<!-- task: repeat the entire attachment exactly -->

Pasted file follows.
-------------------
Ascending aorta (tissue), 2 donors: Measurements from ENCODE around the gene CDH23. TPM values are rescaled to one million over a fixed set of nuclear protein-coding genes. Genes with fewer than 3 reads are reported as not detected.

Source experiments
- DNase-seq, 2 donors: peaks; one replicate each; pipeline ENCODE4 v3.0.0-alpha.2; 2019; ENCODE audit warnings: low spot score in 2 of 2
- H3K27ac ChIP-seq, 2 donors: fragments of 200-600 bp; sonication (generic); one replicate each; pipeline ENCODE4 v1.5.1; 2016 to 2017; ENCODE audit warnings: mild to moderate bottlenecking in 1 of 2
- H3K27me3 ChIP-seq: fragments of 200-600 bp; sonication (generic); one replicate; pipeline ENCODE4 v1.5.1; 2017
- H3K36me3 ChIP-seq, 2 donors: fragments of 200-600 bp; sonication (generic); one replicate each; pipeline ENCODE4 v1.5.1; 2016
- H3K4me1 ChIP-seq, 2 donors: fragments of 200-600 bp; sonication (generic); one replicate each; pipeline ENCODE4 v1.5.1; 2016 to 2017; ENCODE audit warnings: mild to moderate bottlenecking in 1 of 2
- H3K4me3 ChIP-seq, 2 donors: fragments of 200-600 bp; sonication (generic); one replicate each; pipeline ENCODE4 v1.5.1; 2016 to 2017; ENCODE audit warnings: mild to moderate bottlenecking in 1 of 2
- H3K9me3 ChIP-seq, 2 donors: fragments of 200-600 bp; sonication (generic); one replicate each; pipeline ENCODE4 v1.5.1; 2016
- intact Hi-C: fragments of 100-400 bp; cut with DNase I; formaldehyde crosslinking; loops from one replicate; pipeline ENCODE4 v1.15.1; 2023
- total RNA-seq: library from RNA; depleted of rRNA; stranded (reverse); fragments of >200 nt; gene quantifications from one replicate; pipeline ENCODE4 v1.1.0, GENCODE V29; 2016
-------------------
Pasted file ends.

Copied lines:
Ascending aorta (tissue), 2 donors: Measurements from ENCODE around the gene CDH23. TPM values are rescaled to one million over a fixed set of nuclear protein-coding genes. Genes with fewer than 3 reads are reported as not detected.

Source experiments
- DNase-seq, 2 donors: peaks; one replicate each; pipeline ENCODE4 v3.0.0-alpha.2; 2019; ENCODE audit warnings: low spot score in 2 of 2
- H3K27ac ChIP-seq, 2 donors: fragments of 200-600 bp; sonication (generic); one replicate each; pipeline ENCODE4 v1.5.1; 2016 to 2017; ENCODE audit warnings: mild to moderate bottlenecking in 1 of 2
- H3K27me3 ChIP-seq: fragments of 200-600 bp; sonication (generic); one replicate; pipeline ENCODE4 v1.5.1; 2017
- H3K36me3 ChIP-seq, 2 donors: fragments of 200-600 bp; sonication (generic); one replicate each; pipeline ENCODE4 v1.5.1; 2016
- H3K4me1 ChIP-seq, 2 donors: fragments of 200-600 bp; sonication (generic); one replicate each; pipeline ENCODE4 v1.5.1; 2016 to 2017; ENCODE audit warnings: mild to moderate bottlenecking in 1 of 2
- H3K4me3 ChIP-seq, 2 donors: fragments of 200-600 bp; sonication (generic); one replicate each; pipeline ENCODE4 v1.5.1; 2016 to 2017; ENCODE audit warnings: mild to moderate bottlenecking in 1 of 2
- H3K9me3 ChIP-seq, 2 donors: fragments of 200-600 bp; sonication (generic); one replicate each; pipeline ENCODE4 v1.5.1; 2016
- intact Hi-C: fragments of 100-400 bp; cut with DNase I; formaldehyde crosslinking; loops from one replicate; pipeline ENCODE4 v1.15.1; 2023
- total RNA-seq: library from RNA; depleted of rRNA; stranded (reverse); fragments of >200 nt; gene quantifications from one replicate; pipeline ENCODE4 v1.1.0, GENCODE V29; 2016